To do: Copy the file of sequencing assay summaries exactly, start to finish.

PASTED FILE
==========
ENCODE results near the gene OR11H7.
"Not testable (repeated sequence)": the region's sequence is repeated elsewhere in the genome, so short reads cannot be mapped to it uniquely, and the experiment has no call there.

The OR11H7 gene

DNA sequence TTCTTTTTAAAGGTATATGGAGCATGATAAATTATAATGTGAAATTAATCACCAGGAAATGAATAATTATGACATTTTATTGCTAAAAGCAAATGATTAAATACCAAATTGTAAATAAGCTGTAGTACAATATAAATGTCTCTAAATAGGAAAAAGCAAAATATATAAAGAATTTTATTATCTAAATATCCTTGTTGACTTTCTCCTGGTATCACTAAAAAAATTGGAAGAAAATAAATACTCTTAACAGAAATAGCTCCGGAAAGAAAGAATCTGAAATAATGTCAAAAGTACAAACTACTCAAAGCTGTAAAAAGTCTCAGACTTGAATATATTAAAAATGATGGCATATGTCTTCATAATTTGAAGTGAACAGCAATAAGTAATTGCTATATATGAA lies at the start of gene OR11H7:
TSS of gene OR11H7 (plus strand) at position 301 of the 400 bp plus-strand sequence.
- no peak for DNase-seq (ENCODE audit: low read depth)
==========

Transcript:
ENCODE results near the gene OR11H7.
"Not testable (repeated sequence)": the region's sequence is repeated elsewhere in the genome, so short reads cannot be mapped to it uniquely, and the experiment has no call there.

The OR11H7 gene

DNA sequence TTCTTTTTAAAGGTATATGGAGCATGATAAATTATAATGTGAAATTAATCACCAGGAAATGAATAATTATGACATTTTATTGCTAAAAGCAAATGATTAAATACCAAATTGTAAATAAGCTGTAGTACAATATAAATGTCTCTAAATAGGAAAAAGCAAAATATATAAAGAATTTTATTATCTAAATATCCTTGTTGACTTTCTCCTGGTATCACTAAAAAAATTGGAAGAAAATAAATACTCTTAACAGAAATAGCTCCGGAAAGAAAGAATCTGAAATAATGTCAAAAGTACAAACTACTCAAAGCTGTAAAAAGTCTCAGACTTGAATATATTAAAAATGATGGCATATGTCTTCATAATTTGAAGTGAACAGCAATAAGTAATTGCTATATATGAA lies at the start of gene OR11H7:
TSS of gene OR11H7 (plus strand) at position 301 of the 400 bp plus-strand sequence.
- no peak for DNase-seq (ENCODE audit: low read depth)